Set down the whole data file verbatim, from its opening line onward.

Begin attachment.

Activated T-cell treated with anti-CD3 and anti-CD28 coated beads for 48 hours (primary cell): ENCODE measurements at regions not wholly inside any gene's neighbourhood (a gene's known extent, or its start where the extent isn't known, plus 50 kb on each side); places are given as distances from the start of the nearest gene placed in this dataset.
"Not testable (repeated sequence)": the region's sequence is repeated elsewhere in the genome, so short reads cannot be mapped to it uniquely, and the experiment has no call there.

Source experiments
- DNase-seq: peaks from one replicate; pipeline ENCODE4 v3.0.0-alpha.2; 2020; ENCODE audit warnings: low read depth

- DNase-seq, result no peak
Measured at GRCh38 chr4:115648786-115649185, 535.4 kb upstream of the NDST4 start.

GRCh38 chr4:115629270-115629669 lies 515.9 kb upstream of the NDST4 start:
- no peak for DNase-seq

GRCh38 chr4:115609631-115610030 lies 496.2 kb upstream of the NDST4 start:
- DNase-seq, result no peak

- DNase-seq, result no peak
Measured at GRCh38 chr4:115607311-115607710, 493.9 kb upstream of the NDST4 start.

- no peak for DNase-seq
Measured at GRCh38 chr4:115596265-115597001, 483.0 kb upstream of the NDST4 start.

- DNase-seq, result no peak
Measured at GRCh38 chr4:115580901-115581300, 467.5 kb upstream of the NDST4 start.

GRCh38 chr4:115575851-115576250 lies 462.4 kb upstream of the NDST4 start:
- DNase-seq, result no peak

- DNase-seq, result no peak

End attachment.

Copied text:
Activated T-cell treated with anti-CD3 and anti-CD28 coated beads for 48 hours (primary cell): ENCODE measurements at regions not wholly inside any gene's neighbourhood (a gene's known extent, or its start where the extent isn't known, plus 50 kb on each side); places are given as distances from the start of the nearest gene placed in this dataset.
"Not testable (repeated sequence)": the region's sequence is repeated elsewhere in the genome, so short reads cannot be mapped to it uniquely, and the experiment has no call there.

Source experiments
- DNase-seq: peaks from one replicate; pipeline ENCODE4 v3.0.0-alpha.2; 2020; ENCODE audit warnings: low read depth

- DNase-seq, result no peak
Measured at GRCh38 chr4:115648786-115649185, 535.4 kb upstream of the NDST4 start.

GRCh38 chr4:115629270-115629669 lies 515.9 kb upstream of the NDST4 start:
- no peak for DNase-seq

GRCh38 chr4:115609631-115610030 lies 496.2 kb upstream of the NDST4 start:
- DNase-seq, result no peak

- DNase-seq, result no peak
Measured at GRCh38 chr4:115607311-115607710, 493.9 kb upstream of the NDST4 start.

- no peak for DNase-seq
Measured at GRCh38 chr4:115596265-115597001, 483.0 kb upstream of the NDST4 start.

- DNase-seq, result no peak
Measured at GRCh38 chr4:115580901-115581300, 467.5 kb upstream of the NDST4 start.

GRCh38 chr4:115575851-115576250 lies 462.4 kb upstream of the NDST4 start:
- DNase-seq, result no peak

- DNase-seq, result no peak